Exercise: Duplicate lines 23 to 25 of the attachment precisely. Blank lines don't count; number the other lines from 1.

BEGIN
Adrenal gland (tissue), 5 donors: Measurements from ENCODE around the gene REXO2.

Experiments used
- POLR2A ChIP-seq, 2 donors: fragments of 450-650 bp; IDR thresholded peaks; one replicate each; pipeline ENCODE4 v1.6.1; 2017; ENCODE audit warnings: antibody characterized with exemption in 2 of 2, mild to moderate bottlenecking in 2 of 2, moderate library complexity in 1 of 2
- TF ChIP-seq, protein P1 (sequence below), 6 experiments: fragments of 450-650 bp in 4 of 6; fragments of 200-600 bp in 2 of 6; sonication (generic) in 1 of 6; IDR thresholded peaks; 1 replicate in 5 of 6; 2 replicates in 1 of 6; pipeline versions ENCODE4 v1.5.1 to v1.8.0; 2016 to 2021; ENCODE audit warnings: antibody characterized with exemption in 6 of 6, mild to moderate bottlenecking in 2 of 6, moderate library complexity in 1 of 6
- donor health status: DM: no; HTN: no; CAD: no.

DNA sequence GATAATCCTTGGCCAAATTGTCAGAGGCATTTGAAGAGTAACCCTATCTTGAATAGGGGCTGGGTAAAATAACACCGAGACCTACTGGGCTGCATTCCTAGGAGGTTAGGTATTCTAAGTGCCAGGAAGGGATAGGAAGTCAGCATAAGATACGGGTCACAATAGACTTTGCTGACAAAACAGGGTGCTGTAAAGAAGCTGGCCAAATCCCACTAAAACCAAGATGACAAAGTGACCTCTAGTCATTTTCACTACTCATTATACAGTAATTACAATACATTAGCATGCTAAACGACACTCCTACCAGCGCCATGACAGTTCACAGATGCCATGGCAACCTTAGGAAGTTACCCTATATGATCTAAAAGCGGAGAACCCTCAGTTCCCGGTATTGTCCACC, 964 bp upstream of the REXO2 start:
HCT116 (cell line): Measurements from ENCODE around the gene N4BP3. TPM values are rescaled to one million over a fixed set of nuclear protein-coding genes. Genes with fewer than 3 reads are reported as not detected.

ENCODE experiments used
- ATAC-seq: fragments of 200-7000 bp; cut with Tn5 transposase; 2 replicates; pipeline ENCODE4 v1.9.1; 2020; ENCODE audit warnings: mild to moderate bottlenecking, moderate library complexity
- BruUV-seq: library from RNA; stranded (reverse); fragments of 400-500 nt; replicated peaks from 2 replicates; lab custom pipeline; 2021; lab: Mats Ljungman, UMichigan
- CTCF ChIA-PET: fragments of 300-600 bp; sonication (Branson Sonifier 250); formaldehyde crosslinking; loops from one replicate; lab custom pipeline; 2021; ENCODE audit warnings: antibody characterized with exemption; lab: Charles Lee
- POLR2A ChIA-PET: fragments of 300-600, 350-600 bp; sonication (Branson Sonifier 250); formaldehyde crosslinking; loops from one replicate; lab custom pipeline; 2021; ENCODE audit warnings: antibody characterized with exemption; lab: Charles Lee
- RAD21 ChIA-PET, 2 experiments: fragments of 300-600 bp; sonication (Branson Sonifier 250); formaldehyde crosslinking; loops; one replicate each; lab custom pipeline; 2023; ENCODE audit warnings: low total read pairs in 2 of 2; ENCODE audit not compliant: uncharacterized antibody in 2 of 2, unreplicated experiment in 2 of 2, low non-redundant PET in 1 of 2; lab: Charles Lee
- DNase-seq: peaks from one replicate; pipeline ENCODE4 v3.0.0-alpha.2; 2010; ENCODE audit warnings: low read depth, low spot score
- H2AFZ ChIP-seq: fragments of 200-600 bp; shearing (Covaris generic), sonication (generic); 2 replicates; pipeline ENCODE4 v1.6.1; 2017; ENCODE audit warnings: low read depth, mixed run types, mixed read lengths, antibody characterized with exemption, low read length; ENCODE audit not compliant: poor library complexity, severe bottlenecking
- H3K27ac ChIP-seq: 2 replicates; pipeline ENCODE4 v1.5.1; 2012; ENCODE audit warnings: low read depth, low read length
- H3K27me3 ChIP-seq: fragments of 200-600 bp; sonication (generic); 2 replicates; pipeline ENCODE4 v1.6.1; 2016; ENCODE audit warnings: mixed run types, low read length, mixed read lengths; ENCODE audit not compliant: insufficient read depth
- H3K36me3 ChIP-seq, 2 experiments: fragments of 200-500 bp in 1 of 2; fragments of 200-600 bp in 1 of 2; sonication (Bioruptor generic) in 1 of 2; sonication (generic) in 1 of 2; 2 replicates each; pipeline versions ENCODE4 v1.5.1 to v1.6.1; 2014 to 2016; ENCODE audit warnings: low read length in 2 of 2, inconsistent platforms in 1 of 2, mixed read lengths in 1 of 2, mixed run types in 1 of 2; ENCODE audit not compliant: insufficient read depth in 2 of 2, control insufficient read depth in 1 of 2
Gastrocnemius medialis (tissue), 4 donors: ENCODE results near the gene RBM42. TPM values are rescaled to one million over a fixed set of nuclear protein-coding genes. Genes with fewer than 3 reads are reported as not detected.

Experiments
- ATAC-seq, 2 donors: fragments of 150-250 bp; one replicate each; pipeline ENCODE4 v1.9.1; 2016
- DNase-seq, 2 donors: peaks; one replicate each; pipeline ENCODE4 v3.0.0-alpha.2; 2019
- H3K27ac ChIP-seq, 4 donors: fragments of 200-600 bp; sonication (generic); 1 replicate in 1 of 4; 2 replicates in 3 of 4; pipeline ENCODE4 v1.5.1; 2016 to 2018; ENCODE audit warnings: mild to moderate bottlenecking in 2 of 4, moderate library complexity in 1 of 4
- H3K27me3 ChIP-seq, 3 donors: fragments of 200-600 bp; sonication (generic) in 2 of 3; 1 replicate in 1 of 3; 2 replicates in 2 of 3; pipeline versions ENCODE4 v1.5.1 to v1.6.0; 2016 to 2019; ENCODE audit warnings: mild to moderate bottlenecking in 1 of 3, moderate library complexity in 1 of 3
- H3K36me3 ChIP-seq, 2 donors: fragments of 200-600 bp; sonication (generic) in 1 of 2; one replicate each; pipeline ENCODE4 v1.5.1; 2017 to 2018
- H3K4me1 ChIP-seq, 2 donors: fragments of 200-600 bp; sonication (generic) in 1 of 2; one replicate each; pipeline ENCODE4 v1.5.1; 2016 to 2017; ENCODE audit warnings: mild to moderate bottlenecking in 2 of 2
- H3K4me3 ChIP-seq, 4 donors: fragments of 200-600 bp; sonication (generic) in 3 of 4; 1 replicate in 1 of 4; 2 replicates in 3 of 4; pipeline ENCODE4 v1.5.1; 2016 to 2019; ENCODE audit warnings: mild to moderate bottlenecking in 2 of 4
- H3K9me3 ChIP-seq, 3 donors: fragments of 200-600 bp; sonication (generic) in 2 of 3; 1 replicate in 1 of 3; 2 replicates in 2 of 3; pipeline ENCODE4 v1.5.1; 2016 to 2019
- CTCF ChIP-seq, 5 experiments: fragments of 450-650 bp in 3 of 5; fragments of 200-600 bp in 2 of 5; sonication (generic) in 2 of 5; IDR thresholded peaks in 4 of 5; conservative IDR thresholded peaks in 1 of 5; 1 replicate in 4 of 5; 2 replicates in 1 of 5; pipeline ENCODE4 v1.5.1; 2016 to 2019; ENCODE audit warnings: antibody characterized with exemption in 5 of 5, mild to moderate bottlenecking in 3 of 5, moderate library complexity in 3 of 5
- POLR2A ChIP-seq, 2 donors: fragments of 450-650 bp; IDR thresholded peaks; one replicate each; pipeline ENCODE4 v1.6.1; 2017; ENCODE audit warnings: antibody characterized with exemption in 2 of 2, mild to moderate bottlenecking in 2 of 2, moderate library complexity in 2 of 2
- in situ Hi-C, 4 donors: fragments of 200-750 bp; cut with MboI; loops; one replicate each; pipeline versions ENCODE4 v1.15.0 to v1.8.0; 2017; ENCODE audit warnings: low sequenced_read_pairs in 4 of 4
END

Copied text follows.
- H3K27ac ChIP-seq, 4 donors: fragments of 200-600 bp; sonication (generic); 1 replicate in 1 of 4; 2 replicates in 3 of 4; pipeline ENCODE4 v1.5.1; 2016 to 2018; ENCODE audit warnings: mild to moderate bottlenecking in 2 of 4, moderate library complexity in 1 of 4
- H3K27me3 ChIP-seq, 3 donors: fragments of 200-600 bp; sonication (generic) in 2 of 3; 1 replicate in 1 of 3; 2 replicates in 2 of 3; pipeline versions ENCODE4 v1.5.1 to v1.6.0; 2016 to 2019; ENCODE audit warnings: mild to moderate bottlenecking in 1 of 3, moderate library complexity in 1 of 3
- H3K36me3 ChIP-seq, 2 donors: fragments of 200-600 bp; sonication (generic) in 1 of 2; one replicate each; pipeline ENCODE4 v1.5.1; 2017 to 2018